Behind The Scenes, 3 August 2017: Working together to create a splash

by Jo Clarke, Marketing and Communications Officer

By now hopefully those of you who follow us will know that we have launched a new name and brand for what was previously known as the Plymouth History Centre (working title). As a marketeer I can’t tell you how great it is to now be working with a definitive title and visual identity for this exciting project and to finally be able to ditch those brackets!

The Box logo - July 2017

Our launch took the form of a teaser campaign and ‘top secret’ volunteer call out in the local press and social media, followed by a reveal on our promotional leaflets, construction site hoardings and website on 22 July. This was backed up with some great press coverage and two fantastic performances in the Drake Circus shopping mall. The performances were commissioned from the Barbican Theatre and featured a number of local performers, choreographers, artists and musicians.

Our new name has generated a great deal of debate which we really welcome. There are a number of reasons why we chose it. These are outlined in our official press release which I’d encourage anyone who would like to understand more about the development process we’ve been through and the rationale behind the brand to read.

Photograph of the front of The Box leaflet - July 2017

I’ve been involved in a number of branding projects and launch events during my career and they all bring their own set of unique challenges with them – especially when there’s a great deal of interest and expectation in the project or organisation they represent. There are three things that really stand out for me about this particular launh.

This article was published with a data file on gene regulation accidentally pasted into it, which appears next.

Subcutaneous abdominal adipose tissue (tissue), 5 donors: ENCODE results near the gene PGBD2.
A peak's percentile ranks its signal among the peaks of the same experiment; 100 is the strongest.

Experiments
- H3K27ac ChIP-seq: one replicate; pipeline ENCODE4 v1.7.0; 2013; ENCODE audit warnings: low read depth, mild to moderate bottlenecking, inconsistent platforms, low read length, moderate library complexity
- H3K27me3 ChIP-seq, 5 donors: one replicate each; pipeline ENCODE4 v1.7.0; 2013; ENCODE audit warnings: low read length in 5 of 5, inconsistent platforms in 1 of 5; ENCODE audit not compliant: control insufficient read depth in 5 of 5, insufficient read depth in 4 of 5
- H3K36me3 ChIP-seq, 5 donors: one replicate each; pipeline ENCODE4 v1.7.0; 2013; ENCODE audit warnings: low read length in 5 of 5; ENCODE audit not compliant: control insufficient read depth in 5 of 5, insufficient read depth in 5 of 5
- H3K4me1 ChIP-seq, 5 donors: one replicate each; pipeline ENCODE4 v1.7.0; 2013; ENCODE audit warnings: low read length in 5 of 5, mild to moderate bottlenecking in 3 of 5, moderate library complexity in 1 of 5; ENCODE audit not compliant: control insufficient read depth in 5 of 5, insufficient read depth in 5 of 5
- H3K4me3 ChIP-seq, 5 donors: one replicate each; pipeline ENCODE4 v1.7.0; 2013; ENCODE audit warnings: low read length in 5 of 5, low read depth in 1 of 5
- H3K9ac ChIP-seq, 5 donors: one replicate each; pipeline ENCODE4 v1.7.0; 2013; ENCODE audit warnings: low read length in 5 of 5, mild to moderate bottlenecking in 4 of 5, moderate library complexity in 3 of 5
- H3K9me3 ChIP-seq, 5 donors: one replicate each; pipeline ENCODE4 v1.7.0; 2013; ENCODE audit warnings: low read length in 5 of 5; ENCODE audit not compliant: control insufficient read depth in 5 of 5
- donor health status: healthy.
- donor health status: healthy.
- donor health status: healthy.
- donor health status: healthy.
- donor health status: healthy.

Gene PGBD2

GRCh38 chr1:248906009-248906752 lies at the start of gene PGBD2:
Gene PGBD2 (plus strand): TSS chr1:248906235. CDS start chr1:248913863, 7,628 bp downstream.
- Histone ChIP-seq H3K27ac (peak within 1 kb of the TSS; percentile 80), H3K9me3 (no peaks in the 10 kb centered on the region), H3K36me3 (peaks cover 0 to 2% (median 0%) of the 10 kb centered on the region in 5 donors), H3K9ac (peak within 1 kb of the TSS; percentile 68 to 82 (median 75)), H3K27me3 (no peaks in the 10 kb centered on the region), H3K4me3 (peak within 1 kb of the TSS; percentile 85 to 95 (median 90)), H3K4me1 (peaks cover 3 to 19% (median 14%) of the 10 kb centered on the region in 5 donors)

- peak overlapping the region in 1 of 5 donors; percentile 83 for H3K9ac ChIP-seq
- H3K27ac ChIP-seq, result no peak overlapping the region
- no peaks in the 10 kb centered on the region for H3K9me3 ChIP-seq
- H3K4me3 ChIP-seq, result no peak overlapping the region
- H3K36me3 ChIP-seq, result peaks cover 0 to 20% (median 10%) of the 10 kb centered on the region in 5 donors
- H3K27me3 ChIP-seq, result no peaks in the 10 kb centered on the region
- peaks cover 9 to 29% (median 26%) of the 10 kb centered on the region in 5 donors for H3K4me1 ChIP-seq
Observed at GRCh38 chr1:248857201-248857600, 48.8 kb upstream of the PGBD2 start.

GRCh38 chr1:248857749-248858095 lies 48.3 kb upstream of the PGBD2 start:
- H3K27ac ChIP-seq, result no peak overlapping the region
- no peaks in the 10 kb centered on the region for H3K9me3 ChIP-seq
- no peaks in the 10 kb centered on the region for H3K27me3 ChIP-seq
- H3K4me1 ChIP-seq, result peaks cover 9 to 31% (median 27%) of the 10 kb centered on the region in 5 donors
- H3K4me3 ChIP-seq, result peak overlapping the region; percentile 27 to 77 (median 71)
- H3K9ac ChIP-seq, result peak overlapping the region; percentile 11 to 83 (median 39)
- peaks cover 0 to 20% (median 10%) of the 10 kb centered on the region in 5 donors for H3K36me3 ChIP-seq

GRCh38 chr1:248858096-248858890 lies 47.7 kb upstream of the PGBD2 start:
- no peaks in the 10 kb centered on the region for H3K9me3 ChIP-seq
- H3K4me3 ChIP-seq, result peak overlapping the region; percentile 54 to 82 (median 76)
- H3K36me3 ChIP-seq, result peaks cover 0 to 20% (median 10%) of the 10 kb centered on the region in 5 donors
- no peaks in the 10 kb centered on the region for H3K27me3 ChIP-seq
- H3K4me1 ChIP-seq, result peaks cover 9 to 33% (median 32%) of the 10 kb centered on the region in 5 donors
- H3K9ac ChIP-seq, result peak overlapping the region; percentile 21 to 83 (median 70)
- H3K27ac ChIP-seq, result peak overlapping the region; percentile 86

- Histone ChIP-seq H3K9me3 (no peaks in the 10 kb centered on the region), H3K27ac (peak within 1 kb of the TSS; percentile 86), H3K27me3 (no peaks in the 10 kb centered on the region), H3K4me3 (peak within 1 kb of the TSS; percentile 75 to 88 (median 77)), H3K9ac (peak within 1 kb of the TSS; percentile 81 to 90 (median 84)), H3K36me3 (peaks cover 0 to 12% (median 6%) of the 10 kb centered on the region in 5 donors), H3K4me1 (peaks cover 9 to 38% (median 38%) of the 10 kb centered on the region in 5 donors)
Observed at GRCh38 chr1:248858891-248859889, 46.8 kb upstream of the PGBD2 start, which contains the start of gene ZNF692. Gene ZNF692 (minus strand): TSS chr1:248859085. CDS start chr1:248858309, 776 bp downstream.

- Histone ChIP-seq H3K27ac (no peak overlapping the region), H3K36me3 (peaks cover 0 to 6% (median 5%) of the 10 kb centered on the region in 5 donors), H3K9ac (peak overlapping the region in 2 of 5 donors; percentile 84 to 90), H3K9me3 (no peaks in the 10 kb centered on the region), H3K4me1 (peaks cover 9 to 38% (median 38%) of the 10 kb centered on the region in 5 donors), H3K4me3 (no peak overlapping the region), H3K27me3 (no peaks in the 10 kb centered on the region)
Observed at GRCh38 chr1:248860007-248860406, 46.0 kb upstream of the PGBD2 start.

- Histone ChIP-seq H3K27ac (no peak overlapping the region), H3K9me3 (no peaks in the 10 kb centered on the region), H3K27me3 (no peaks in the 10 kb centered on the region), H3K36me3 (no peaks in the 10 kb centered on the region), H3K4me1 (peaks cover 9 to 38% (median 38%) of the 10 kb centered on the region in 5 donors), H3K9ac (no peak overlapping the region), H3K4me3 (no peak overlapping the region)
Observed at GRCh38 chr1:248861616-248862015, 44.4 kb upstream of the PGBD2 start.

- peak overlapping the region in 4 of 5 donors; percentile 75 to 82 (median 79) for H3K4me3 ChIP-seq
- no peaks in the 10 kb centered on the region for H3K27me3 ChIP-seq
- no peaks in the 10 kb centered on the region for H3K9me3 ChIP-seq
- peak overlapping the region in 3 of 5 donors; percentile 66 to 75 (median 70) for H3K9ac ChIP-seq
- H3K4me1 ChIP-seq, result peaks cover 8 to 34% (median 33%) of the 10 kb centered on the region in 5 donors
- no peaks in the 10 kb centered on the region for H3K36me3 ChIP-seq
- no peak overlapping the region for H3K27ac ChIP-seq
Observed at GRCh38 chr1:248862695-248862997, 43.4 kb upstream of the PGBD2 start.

The first thing is the great teamwork that took place. Getting ready for the launch required a number of people with a wide range of skills to collaborate. Along with myself it involved contributions from colleagues in public art, events and audience development, digital engagement, volunteer coordination and business support. We also had to engage with a range of suppliers from graphic design, web development, film and video production, to photography, public relations, merchandising, printing – even air filling for balloons!

The second thing was the amount of help we received. We had a lovely group of enthusiastic volunteers assisting us throughout the day. We were also lucky enough to benefit from a great deal of support and cooperation from the local media as well as the team who manage Drake Circus and the mall’s retailers, especially Marks and Spencer and Yo Sushi. We are very grateful to everyone.

The third thing was the quality of the performances devised and directed by the Barbican Theatre which were pieces of global contemporary dance combined with street theatre, rap and folk music.